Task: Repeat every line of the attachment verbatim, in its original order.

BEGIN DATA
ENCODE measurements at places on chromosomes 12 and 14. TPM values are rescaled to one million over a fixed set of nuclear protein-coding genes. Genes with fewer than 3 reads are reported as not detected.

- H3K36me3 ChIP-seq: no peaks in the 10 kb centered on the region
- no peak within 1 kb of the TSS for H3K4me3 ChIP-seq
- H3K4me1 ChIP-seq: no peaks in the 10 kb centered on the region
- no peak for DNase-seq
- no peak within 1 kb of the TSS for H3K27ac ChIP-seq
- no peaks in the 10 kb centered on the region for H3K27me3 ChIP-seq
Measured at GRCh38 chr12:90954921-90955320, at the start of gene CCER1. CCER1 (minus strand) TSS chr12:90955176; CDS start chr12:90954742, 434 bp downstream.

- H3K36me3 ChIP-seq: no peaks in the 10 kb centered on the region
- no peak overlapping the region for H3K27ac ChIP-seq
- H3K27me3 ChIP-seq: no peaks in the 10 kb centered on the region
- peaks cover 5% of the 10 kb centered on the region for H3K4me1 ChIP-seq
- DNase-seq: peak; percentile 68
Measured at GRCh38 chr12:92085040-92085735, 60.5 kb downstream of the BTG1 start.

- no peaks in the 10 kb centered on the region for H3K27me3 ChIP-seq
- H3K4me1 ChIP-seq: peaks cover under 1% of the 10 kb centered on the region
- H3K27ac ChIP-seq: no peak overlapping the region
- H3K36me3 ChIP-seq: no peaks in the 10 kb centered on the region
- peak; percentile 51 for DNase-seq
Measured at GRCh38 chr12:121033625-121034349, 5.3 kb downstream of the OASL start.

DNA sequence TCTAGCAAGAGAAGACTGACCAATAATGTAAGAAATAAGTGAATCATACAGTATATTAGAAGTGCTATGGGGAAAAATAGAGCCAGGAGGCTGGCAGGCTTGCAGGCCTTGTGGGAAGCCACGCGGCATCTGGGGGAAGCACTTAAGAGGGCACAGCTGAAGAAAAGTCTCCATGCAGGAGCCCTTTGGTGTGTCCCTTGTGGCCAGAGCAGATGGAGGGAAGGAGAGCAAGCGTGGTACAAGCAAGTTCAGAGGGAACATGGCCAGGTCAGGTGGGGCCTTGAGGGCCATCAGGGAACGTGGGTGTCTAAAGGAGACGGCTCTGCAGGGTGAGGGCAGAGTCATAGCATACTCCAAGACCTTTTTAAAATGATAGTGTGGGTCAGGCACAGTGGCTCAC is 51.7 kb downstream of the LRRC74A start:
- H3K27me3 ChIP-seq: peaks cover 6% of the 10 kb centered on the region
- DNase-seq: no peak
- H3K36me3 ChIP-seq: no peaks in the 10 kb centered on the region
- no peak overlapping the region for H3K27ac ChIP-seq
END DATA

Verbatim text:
ENCODE measurements at places on chromosomes 12 and 14. TPM values are rescaled to one million over a fixed set of nuclear protein-coding genes. Genes with fewer than 3 reads are reported as not detected.

- H3K36me3 ChIP-seq: no peaks in the 10 kb centered on the region
- no peak within 1 kb of the TSS for H3K4me3 ChIP-seq
- H3K4me1 ChIP-seq: no peaks in the 10 kb centered on the region
- no peak for DNase-seq
- no peak within 1 kb of the TSS for H3K27ac ChIP-seq
- no peaks in the 10 kb centered on the region for H3K27me3 ChIP-seq
Measured at GRCh38 chr12:90954921-90955320, at the start of gene CCER1. CCER1 (minus strand) TSS chr12:90955176; CDS start chr12:90954742, 434 bp downstream.

- H3K36me3 ChIP-seq: no peaks in the 10 kb centered on the region
- no peak overlapping the region for H3K27ac ChIP-seq
- H3K27me3 ChIP-seq: no peaks in the 10 kb centered on the region
- peaks cover 5% of the 10 kb centered on the region for H3K4me1 ChIP-seq
- DNase-seq: peak; percentile 68
Measured at GRCh38 chr12:92085040-92085735, 60.5 kb downstream of the BTG1 start.

- no peaks in the 10 kb centered on the region for H3K27me3 ChIP-seq
- H3K4me1 ChIP-seq: peaks cover under 1% of the 10 kb centered on the region
- H3K27ac ChIP-seq: no peak overlapping the region
- H3K36me3 ChIP-seq: no peaks in the 10 kb centered on the region
- peak; percentile 51 for DNase-seq
Measured at GRCh38 chr12:121033625-121034349, 5.3 kb downstream of the OASL start.

DNA sequence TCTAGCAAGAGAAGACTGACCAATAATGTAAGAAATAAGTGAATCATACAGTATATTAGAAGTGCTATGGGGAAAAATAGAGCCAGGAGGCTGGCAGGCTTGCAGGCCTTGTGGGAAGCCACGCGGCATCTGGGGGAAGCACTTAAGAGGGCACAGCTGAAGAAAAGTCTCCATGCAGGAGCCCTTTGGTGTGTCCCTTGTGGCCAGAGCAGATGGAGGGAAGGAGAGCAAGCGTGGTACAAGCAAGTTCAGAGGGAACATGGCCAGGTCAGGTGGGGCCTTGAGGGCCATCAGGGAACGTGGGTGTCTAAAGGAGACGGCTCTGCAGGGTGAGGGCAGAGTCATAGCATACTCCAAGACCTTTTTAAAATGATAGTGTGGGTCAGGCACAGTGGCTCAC is 51.7 kb downstream of the LRRC74A start:
- H3K27me3 ChIP-seq: peaks cover 6% of the 10 kb centered on the region
- DNase-seq: no peak
- H3K36me3 ChIP-seq: no peaks in the 10 kb centered on the region
- no peak overlapping the region for H3K27ac ChIP-seq